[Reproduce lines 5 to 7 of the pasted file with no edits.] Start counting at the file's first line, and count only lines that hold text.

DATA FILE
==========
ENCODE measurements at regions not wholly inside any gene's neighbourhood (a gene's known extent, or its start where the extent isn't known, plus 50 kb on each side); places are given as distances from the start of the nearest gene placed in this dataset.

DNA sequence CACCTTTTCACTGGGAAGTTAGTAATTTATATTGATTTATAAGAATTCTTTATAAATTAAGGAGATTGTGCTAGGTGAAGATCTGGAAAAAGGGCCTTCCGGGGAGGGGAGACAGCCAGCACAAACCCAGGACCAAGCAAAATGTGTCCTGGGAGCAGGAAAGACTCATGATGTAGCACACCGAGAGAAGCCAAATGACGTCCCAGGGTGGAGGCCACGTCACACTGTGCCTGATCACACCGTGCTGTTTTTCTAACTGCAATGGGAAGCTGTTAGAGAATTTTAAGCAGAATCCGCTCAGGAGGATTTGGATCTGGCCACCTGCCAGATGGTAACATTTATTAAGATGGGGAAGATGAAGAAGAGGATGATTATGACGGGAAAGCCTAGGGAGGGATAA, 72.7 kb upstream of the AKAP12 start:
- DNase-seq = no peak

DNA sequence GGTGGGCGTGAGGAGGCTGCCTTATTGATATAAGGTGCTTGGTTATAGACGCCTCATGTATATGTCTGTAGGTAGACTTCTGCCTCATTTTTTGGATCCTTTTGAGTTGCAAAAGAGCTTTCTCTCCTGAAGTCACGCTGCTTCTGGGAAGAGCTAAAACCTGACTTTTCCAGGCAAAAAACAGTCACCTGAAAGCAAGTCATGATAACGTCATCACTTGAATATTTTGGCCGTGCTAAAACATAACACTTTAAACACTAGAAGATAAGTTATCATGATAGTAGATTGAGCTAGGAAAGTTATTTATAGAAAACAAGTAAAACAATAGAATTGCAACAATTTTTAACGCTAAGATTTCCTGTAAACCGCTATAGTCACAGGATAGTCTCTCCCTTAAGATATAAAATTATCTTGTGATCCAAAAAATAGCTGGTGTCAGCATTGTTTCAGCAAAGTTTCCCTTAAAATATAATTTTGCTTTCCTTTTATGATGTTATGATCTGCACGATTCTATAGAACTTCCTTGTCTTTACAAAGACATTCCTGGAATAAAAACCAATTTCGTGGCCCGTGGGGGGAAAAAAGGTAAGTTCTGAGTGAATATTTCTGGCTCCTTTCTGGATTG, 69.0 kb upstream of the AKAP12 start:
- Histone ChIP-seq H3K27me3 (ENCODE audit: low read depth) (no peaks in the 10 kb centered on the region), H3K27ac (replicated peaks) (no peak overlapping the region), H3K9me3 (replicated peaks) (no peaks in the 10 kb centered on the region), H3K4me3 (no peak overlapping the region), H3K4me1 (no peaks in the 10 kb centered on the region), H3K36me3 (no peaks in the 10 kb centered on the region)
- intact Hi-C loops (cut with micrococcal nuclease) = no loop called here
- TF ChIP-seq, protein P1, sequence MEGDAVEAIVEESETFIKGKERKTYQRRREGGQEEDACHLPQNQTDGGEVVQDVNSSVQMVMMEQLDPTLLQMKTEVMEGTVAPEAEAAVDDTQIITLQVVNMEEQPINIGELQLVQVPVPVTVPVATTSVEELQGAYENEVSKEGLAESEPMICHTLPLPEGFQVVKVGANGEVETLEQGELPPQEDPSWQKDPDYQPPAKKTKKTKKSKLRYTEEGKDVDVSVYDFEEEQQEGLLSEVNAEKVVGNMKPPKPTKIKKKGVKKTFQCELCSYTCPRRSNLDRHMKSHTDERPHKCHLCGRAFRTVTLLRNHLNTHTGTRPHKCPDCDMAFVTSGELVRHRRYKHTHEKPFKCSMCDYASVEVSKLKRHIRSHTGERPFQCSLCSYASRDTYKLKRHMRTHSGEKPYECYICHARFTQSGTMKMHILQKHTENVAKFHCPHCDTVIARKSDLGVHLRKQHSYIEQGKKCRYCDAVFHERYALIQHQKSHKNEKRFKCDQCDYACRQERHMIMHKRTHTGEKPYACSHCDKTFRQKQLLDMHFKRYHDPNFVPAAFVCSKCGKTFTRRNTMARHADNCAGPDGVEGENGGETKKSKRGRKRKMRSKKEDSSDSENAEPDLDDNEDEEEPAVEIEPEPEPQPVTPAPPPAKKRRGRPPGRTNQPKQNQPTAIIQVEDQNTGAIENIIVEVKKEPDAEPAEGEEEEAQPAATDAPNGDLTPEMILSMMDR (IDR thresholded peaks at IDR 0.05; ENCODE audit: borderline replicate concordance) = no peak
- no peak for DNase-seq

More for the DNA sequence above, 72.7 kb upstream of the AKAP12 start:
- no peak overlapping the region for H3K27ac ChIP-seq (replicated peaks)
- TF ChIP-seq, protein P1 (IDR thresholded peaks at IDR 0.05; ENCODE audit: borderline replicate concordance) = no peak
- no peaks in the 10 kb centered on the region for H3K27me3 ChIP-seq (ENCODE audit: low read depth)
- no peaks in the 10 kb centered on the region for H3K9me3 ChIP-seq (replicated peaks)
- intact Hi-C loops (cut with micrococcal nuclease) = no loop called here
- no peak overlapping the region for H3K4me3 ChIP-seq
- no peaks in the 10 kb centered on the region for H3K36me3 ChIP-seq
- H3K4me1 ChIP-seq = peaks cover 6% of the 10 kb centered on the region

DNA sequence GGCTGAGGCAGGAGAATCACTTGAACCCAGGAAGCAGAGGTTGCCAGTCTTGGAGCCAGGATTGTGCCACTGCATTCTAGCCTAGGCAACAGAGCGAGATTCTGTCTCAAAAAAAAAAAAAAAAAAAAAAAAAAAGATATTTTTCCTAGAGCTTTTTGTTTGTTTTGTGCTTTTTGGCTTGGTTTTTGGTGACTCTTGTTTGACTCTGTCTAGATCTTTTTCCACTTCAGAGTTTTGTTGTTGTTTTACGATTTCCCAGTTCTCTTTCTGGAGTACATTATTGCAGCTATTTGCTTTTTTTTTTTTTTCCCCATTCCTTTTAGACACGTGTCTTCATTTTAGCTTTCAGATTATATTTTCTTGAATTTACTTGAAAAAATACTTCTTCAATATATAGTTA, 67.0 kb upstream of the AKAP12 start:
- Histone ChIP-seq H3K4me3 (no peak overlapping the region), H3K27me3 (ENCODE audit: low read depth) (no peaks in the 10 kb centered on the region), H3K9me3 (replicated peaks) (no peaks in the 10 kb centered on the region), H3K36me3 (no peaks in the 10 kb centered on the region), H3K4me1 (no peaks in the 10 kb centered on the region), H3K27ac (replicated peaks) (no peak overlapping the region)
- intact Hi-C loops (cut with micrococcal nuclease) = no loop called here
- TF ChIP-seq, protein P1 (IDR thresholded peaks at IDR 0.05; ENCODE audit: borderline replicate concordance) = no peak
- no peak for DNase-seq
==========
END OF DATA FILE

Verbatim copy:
- Histone ChIP-seq H3K27me3 (ENCODE audit: low read depth) (no peaks in the 10 kb centered on the region), H3K27ac (replicated peaks) (no peak overlapping the region), H3K9me3 (replicated peaks) (no peaks in the 10 kb centered on the region), H3K4me3 (no peak overlapping the region), H3K4me1 (no peaks in the 10 kb centered on the region), H3K36me3 (no peaks in the 10 kb centered on the region)
- intact Hi-C loops (cut with micrococcal nuclease) = no loop called here
- TF ChIP-seq, protein P1, sequence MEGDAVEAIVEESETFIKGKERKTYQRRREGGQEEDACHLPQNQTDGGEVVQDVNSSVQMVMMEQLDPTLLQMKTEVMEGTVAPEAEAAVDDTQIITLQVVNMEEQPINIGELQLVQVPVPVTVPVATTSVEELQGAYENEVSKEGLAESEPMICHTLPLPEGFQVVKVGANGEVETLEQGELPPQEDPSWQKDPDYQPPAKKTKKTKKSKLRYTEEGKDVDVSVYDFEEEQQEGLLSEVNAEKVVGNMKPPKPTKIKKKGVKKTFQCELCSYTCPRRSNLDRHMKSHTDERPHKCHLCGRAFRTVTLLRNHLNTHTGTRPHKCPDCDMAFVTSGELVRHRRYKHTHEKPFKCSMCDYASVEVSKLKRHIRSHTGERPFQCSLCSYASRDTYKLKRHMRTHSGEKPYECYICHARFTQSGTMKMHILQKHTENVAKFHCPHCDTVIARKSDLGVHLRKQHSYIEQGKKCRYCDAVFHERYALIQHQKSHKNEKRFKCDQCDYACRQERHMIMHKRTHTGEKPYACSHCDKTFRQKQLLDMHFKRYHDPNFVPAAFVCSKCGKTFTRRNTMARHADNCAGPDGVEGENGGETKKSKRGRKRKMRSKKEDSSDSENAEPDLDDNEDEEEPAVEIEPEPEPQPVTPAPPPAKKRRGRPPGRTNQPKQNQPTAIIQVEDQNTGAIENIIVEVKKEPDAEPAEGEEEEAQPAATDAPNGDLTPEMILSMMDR (IDR thresholded peaks at IDR 0.05; ENCODE audit: borderline replicate concordance) = no peak